Monthly Archives: April 2011

Zapotec Fashionistas Know — It’s All in the Apron

Katie wrapped in apron and head scarf with market apron vendor

What does the stylish Zapotec woman wear?  Why, an apron, of course!  Aprons with ruffles, embroidery, scalloped detailing, lace, deep pockets and a secure button closure with waist tie are the ubiquitous fashion statement in the Tlacolula valley of Oaxaca.  The center of apron fashionistas is the Sunday Tlacolula Market.  There, an entire aisle is devoted to the apron and accompanying colorful headscarves.  Aprons come in all variations on the theme of checkered, gingham-like, cotton or cotton/poly blend fabric.  They can be simple straight edge or more complicated, heavily scalloped at the hemline and bodice.  Price depends upon complexity of style and amount of embroidery.  Aprons can be magical, embroidered with figures of birds, flowers, animals, and fruit.  The fancier the apron, the more it costs.

Polly chooses hers, and ...

Gringas like aprons, too.  After we buy ours and wear them, we get big smiles from the locals.  The fun is in the fashion show for each other, shopkeepers and passers-by. Almost like dress-up when we were girls 🙂  What’s amazing is that you can be wear any plain ‘ole thing underneath, and a great apron from Tlacolula just adds color, fun and spark to life.  When you come to a village in Oaxaca you will see that the apron is just part of everyday dressing.  For us, it’s a way to enjoy another dimension of Oaxaca.  Now, we are ready for cooking class!

Robin finds one that suits her at the local market in Teotitlan del Valle.

Helen loves this one with brown tones.

Upcoming Oaxaca Cultural Navigator Events in 2011 (Stay Tuned for More!)

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Oaxaca, Mexico Women’s Yoga Retreat

Oaxaca Women’s Yoga Retreat with Beth Miller, July 5-11, 2011 — for beginners and all levels of yoga practice

Deepen your awareness and expand your perspective as you join us for this 6-night, 7-day retreat based in the Zapotec village of Teotitlan del Valle, Oaxaca, Mexico.  This women-only program is perfect for mothers and daughters, sisters by birth, marriage, friendship and relationship, and any woman who wants a magical getaway to reconnect with self and others while exploring the majestic beauty of southern Mexico’s high-desert.

During the retreat we will explore the two complimentary modes of spiritual awareness — “mukti” and “bhukti.”   “Mukti,” or liberation, is the upward flowing consciousness that releases us from worries, plans, fears, fantasies, and limited identities … until we become space itself.  This is the experience of the seeker on the mountain top: transcendent and blissful.  “Bhukti,” or enjoyment, is a rooted state of fully embodied presence that allows us to take pleasure in the life of the senses. We allow ourselves to feel and become solid on the earth as the unique beings we are. We welcome the complexity of emotion and the dualities of physical existence, while cultivating the refinement of our senses. Oaxaca, with its potent sights, sounds and scents, is an ideal location in which to celebrate and explore.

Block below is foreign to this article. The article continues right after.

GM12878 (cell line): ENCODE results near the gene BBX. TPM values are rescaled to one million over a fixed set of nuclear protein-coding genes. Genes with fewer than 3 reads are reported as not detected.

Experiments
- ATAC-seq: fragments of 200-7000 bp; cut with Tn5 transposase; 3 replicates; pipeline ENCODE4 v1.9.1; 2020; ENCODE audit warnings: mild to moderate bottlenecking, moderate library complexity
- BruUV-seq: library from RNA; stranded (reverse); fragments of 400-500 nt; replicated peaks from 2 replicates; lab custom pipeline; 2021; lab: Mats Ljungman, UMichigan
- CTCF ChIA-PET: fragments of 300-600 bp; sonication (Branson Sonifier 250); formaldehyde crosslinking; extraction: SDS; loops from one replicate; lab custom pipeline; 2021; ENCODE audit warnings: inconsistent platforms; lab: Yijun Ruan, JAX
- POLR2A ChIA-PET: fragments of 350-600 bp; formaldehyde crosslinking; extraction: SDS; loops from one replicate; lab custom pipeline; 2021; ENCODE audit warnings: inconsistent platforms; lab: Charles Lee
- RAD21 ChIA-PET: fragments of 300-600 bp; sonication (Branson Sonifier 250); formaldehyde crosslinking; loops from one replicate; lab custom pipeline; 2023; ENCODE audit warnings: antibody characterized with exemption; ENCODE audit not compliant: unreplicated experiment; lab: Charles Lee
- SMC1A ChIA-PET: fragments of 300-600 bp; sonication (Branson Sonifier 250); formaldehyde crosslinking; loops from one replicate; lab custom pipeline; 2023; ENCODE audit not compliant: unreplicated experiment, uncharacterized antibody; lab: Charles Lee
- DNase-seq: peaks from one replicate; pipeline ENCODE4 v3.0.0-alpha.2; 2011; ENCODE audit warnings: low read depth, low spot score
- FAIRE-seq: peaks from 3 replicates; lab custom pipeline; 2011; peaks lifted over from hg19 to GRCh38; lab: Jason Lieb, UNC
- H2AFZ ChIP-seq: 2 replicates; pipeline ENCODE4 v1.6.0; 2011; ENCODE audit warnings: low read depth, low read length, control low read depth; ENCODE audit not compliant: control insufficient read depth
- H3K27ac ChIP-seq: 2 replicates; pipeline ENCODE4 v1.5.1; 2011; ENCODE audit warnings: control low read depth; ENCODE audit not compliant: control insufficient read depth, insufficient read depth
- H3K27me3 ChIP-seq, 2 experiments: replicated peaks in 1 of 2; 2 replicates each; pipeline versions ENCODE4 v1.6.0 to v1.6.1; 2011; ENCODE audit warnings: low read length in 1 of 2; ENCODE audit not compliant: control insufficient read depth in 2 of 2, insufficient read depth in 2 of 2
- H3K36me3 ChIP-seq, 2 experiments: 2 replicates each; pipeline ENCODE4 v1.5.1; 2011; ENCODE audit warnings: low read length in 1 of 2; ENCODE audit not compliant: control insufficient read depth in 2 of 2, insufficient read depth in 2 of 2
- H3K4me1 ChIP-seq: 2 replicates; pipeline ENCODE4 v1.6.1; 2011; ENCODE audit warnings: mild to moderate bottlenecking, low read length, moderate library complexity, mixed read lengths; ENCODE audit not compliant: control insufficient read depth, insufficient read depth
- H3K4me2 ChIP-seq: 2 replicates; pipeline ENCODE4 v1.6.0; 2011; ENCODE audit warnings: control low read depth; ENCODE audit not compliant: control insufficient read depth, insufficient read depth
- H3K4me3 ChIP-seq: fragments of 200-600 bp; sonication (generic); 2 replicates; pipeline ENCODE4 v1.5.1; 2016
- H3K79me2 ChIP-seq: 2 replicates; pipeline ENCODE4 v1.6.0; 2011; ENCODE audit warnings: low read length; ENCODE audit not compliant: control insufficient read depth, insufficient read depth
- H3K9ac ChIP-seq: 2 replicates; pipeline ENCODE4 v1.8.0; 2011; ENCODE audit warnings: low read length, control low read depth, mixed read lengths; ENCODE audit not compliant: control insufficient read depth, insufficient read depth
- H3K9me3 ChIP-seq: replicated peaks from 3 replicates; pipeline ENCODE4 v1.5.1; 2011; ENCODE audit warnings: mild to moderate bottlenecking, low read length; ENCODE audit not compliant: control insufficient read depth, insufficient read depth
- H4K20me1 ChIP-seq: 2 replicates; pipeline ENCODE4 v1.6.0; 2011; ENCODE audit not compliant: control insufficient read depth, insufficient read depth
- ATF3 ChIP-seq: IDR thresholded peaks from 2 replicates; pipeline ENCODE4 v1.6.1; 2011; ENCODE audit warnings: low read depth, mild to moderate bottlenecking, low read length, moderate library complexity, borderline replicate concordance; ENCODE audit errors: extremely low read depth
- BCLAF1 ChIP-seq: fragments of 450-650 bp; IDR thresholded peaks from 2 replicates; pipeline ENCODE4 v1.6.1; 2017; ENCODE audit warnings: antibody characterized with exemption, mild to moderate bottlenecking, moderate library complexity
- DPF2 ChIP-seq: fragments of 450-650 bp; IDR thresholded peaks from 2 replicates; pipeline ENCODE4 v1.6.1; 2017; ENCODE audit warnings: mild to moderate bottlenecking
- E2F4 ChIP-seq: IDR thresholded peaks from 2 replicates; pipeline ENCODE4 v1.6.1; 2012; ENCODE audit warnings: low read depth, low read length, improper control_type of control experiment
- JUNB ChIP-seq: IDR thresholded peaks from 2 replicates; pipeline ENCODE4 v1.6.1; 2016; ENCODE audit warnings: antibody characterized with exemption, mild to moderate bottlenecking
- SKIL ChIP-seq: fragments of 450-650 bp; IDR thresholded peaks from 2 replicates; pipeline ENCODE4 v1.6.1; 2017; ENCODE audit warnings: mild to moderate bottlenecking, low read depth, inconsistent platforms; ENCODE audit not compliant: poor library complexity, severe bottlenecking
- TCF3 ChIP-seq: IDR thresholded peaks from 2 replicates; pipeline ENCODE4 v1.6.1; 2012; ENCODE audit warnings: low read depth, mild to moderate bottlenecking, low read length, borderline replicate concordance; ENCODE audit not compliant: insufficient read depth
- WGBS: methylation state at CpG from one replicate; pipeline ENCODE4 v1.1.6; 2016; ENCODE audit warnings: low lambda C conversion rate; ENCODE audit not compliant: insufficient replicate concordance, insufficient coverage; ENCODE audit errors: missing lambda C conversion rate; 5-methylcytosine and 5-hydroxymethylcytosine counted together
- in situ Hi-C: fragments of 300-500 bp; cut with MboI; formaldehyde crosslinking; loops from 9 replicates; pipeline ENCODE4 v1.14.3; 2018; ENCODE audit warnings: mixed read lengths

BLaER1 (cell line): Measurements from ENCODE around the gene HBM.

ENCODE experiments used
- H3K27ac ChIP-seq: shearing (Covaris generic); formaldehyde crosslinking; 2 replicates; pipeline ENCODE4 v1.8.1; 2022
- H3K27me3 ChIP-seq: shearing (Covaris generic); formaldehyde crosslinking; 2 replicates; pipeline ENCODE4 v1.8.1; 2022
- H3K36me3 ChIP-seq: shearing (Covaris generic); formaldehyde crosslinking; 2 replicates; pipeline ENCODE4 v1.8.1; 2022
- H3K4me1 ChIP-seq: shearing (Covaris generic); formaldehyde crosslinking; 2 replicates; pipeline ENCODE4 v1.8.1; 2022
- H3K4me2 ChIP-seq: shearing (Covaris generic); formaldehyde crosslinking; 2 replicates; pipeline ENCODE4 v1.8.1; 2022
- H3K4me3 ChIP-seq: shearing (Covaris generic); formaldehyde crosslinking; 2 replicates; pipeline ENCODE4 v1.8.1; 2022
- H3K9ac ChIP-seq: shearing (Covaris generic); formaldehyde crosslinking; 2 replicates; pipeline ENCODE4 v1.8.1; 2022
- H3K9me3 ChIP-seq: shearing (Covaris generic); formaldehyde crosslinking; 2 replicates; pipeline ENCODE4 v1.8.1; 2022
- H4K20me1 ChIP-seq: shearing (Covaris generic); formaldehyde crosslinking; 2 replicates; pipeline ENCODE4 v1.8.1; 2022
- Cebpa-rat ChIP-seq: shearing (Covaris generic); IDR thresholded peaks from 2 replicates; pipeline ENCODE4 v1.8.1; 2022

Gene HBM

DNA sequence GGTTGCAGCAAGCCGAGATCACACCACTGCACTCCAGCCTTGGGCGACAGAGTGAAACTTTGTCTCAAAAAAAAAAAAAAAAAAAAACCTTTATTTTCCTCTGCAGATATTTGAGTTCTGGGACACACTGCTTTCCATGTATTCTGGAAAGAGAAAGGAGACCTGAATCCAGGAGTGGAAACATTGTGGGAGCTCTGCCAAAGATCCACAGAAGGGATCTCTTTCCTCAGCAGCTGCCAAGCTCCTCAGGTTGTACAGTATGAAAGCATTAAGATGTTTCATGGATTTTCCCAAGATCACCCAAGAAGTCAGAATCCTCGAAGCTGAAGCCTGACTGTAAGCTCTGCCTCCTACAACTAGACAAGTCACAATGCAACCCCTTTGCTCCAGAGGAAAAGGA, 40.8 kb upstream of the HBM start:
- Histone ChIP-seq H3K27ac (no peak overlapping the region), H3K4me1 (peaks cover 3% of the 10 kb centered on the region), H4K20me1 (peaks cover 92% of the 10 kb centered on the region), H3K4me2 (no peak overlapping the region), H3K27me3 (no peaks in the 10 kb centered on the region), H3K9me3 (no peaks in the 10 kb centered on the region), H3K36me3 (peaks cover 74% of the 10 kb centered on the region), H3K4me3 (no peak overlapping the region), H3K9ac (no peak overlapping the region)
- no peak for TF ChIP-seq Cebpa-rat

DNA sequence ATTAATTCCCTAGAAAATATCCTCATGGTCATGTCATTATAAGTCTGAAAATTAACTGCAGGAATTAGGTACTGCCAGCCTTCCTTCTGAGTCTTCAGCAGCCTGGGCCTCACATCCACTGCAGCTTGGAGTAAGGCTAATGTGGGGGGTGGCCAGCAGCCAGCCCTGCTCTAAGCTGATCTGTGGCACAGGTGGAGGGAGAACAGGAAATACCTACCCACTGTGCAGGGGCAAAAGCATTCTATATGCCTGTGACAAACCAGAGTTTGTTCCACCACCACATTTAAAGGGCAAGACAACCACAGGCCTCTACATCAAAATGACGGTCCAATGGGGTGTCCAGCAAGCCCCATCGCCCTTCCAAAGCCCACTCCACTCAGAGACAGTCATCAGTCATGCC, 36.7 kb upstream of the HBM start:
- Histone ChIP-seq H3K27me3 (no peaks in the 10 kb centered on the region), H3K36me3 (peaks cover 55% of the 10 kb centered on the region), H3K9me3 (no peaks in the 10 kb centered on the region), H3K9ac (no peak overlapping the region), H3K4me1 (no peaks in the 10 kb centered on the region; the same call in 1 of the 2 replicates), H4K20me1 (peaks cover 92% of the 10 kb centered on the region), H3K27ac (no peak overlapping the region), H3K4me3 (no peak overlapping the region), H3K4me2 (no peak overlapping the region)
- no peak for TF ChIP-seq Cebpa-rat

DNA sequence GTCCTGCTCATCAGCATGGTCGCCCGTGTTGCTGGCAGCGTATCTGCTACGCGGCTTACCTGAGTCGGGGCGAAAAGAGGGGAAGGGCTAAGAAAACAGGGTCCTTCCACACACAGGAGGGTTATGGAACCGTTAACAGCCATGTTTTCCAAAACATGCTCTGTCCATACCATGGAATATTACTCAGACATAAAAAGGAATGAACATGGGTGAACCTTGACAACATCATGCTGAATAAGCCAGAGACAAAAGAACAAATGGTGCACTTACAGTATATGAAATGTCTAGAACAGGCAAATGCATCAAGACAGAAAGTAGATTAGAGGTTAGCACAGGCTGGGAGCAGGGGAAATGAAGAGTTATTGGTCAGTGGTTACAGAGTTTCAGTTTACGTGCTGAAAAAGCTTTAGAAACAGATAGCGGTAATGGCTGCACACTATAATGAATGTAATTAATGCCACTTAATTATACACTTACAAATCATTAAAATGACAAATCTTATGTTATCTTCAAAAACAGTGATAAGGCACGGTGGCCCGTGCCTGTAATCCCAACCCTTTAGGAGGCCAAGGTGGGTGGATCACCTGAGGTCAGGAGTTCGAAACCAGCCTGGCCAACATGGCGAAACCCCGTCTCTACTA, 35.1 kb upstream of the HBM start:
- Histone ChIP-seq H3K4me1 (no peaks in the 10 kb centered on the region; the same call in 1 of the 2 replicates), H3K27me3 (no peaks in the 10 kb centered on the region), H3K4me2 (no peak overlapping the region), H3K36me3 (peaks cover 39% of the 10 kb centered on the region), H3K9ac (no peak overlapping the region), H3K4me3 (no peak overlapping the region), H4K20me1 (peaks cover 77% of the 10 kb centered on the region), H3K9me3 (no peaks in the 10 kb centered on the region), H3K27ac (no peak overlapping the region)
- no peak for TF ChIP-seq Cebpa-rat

Our morning practice will focus on yoga asana and movement. It will be a strong and grounding physical practice, and variations will be offered for practitioners with different levels of experience and ability. Alignment, presence, and breath consciousness will guide and anchor us.  Afternoon practices will invite play, as we explore partner yoga exercises. This will be an opportunity to observe our patterns in relationship to others and to have fun together!  Evening practice will be more restorative and will include sonic/vocal meditations and breath work.

All levels are welcome–individual consultations will be scheduled for those of you who would like feedback on your practice and yogic journey.

Additional activities are included in the cost. During the week,  a variety of additional activities planned that are included in your registration fee:  a visit to a local permaculture farm with yoga session under the palapa followed by lunch, yoga on the mountain top at the ancient archeological site of Yagul followed by a guided discussion with a renowned anthropologist, a day at the famed regional Tlacolula market (no yoga here!), and visits to local artists and artisans.

We are offering options to partake of a traditional temescal women’s sweat lodge, a one-hour Zapotec massage with a local bodyworker, study Spanish with a local teacher and to stay a day longer to immerse yourself in the local cuisine with a traditional Zapotec cooking class taught by Reyna Mendoza Ruiz.

Location is in family-centered Teotitlan del Valle. We will be here during the annual village saint’s day celebration. A highlight of this festival is the “Dance of the Feather” or “Danza de la Pluma” which is held on July 5 and July 6 in the church courtyard.  A troupe of local dancers who have practiced together during the year will re-enact the Spanish conquest of the Aztecs, performing for 10-hours straight in traditional regalia.

Our bed and breakfast/retreat space is located within walking distance of the church, the village market, hiking trails, and some of the best weavers and artisans in the world.  The food is delicious and prepared fresh each day.

About Your Retreat Leaders